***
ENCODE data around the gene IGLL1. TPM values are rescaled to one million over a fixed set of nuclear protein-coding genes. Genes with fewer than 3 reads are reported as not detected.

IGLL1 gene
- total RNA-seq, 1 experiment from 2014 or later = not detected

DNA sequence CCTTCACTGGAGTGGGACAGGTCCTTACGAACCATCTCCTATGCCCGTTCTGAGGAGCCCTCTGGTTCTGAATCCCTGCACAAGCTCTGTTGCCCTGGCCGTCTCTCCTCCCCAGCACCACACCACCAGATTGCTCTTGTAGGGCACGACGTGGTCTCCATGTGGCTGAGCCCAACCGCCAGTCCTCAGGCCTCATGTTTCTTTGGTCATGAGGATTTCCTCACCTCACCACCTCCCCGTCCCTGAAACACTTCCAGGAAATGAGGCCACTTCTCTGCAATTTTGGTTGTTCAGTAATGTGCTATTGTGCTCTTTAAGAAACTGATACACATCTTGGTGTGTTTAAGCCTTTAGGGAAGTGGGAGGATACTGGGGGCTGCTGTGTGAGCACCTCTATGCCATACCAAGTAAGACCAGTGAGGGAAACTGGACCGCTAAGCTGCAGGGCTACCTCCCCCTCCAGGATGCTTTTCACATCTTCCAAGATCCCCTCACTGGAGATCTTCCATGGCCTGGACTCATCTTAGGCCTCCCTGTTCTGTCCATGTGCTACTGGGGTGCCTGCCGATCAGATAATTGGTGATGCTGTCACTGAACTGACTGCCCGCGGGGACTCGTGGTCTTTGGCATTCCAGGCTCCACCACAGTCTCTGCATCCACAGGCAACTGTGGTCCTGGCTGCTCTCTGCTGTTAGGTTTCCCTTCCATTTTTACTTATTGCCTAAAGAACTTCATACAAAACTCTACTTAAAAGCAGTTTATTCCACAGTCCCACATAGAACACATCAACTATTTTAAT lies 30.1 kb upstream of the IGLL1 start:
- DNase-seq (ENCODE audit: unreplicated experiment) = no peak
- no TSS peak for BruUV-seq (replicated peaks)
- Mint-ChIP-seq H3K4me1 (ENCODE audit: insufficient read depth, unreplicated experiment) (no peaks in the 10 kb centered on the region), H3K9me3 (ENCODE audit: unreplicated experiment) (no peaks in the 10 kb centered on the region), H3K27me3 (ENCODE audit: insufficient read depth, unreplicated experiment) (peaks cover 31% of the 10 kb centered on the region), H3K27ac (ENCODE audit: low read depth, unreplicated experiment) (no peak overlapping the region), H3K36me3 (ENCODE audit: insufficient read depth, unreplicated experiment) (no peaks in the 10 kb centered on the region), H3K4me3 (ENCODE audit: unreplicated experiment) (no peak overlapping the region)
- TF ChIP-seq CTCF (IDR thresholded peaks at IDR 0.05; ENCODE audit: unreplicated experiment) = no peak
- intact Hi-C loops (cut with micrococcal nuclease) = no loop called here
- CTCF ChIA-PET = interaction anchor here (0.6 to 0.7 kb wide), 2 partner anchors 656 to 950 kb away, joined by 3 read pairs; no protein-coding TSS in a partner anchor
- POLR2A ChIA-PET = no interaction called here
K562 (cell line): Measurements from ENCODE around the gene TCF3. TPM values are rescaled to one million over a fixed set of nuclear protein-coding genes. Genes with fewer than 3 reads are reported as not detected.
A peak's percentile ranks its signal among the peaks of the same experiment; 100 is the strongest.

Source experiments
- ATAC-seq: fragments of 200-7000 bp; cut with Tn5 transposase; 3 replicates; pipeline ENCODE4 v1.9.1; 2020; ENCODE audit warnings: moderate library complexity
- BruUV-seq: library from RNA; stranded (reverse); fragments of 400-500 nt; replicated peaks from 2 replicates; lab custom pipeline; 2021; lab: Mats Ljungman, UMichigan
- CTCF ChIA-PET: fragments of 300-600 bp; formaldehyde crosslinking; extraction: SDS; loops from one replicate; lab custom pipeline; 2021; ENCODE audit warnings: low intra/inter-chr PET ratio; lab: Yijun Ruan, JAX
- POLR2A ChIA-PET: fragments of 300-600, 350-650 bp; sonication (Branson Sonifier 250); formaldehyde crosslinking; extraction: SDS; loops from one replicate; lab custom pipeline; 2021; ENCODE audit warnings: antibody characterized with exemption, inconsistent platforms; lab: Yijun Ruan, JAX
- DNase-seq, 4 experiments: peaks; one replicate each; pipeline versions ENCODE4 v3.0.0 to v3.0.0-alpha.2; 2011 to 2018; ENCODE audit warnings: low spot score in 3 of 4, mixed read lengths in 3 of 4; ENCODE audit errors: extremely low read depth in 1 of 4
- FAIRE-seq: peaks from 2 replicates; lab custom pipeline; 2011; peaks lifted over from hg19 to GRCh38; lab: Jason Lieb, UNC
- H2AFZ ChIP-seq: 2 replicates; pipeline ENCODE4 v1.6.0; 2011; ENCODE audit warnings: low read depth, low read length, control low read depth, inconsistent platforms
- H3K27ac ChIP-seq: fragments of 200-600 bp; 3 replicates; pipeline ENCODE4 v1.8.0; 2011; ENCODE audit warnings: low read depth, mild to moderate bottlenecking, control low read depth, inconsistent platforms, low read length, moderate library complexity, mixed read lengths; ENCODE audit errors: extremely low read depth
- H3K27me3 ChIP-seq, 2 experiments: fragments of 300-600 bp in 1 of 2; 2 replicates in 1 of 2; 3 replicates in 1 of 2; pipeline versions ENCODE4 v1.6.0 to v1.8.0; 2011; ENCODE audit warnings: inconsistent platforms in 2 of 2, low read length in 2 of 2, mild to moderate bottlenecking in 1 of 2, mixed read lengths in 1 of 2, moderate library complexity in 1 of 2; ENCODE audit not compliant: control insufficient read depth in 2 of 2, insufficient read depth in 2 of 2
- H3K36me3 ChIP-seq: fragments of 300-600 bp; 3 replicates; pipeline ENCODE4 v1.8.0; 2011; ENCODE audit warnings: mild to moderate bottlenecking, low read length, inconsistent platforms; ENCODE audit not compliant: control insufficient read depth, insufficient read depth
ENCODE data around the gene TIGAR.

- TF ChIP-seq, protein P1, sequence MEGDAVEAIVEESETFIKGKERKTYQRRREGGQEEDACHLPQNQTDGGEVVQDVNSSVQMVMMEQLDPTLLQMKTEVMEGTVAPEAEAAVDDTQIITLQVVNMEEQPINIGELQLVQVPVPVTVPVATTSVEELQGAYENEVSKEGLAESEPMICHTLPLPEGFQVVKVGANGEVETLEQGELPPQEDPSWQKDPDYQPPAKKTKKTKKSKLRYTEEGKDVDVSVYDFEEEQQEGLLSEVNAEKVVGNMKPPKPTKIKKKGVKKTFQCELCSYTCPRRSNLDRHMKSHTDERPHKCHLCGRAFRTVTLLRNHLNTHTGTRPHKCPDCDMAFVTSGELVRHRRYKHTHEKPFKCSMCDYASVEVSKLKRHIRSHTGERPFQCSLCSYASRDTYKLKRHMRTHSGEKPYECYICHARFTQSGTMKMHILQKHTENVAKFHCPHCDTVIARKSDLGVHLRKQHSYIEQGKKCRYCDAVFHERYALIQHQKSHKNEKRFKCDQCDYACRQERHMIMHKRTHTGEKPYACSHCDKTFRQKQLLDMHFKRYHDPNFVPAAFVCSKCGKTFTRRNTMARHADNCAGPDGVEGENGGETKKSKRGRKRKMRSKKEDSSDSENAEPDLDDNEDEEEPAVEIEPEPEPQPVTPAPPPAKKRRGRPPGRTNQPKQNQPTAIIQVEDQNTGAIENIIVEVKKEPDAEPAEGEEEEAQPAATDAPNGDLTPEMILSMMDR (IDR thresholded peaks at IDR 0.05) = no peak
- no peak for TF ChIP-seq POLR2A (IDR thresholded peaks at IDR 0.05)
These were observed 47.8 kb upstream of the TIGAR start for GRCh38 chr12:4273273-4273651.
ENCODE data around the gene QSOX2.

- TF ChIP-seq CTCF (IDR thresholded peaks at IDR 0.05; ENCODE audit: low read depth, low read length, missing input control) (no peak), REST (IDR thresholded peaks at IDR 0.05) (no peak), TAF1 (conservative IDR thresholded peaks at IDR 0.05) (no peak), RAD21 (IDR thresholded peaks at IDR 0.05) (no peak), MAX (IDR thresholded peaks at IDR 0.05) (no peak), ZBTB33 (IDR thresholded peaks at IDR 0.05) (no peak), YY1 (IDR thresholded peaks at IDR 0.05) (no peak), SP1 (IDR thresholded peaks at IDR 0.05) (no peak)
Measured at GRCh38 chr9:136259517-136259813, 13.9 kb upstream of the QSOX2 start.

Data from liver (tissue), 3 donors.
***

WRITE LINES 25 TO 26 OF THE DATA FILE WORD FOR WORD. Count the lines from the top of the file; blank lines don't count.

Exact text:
ENCODE data around the gene TIGAR.

- TF ChIP-seq, protein P1, sequence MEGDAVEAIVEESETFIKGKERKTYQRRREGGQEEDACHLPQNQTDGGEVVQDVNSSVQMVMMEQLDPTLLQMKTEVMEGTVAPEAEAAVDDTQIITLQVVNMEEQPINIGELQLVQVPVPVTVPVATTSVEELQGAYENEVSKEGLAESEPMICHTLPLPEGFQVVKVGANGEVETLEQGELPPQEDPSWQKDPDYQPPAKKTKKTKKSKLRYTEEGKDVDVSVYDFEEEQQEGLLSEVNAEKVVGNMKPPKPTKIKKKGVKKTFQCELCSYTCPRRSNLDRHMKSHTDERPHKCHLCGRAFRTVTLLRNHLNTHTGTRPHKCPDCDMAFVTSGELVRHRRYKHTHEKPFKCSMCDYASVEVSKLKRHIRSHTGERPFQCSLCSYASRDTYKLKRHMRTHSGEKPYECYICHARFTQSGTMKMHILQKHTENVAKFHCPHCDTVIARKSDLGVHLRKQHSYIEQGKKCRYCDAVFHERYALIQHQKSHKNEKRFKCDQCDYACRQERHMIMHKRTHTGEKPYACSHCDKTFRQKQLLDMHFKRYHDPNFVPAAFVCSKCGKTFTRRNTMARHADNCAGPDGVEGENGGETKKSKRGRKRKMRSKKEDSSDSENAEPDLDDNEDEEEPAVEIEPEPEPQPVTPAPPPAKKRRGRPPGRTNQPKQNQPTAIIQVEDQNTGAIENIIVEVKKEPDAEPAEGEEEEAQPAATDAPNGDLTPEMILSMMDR (IDR thresholded peaks at IDR 0.05) = no peak